The process of making these videos is really a massive undertaking. We have to sift through and organize thousands of video clips to be able to get enough footage to tell these stories and we are constantly on a time constraint to get edited versions out the door. Pair that with organizing all the shooting logistics with both the TEDx team and the speakers as well as managing a collaboration with Toronto Sound to do all the music composition and audio production / mastering – and at times making these can be a bit overbearing. But we do it because we love being a part of something awesome and our intention is not to offend anyone, or misrepresent any speakers, but to honour them and amplify their message.

    When we get our first cut done we often have a fresh pair of eyes watch the videos to see if the story we are trying to tell is clear and understandable. This doesn’t justify what you are criticizing. In fact, I am a bit embarrassed now that it’s out in the clear because our only intention is to make the speakers look good and add visual flair to their already impressive stories. But in the heat of the vicious deadlines and massive amount of editing work we put into creating this, perhaps we were acting too quickly and didn’t think about how some of this could be perceived.

    Once again, I would like to apologize. We put so much time and energy into making these videos because it is a labour of love. Our goal is to help share great ideas and to build excitement for an event that we think is important for our community. To have offended anyone really sucks – and it’s a lot more than a “whatevs” to us. I’m glad you enjoyed the rest of the video and we promise to be a little more careful going forward.

    Feel free to reach out if you want. Always available to discuss.


    • hi dan ~ thanks for your comment. i understand that it’s challenging to work under deadlines and pressures, and it’s amazing that you’re doing this work on a volunteer basis.

      i wasn’t necessarily offended by the image, but, as you know, images have power and tell a story. it’s just interesting to me because a single split-second picture says a lot about cultural perceptions of yoga. it also stood out for me because that image doesn’t represent michael’s work at all.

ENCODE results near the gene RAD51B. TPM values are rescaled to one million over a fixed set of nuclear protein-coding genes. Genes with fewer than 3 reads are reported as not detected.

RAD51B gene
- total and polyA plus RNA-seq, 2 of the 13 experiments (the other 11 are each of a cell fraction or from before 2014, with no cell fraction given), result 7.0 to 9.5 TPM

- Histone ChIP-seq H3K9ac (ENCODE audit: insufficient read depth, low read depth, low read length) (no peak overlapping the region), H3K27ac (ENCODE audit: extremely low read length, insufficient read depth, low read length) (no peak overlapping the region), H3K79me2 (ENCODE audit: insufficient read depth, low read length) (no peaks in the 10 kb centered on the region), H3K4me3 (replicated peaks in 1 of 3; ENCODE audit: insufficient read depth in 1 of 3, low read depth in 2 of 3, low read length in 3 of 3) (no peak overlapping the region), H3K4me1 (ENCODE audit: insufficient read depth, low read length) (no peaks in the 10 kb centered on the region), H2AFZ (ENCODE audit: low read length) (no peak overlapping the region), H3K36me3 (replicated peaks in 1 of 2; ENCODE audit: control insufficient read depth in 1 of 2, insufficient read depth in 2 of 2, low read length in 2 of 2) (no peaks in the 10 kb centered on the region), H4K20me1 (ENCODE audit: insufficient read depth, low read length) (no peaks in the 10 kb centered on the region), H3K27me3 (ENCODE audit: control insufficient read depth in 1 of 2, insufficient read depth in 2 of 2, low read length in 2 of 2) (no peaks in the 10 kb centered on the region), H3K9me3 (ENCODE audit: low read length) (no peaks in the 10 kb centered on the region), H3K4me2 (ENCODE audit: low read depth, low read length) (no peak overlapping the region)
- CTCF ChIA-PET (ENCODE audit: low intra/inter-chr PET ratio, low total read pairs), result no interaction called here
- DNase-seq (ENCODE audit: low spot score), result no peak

a big part of IAYB’s mission and mandate is to call out for greater diversity and inclusivity in the yoga community. part of this work is calling out images in popular culture that reinforce a limited idea of what yoga is and who practices it. this is one such incidence.

      anyway, thanks again for the apology and taking the time to respond.

      • I just wanted to add, while you may not be thrilled that this is the only shot chosen to reflect yoga, you claim that she is also the only woman in the video – and you are very mistaken. There are many, including many close up shots of one person alone, and they are various women, during shots of meditations and video of rallies. :/ I think you are simply being too sensitive, and worst case scenario, the designers of this video are trying to meet people where they are. You have to do that to get people interested, and once they are there, you help them see that there is so much more. To do otherwise may lose the common person, or the person not interested in TED talks, or to merely preach to the choir, which would be a waste frankly.

        Cheers, and hugs, and love,
        Ashley Sue

  5. Now we know the real secret to Michael’s success–he was a marketing guy!

    I like the video, and I know it will be a great TED talk. Looking forward to it.

    Bob W.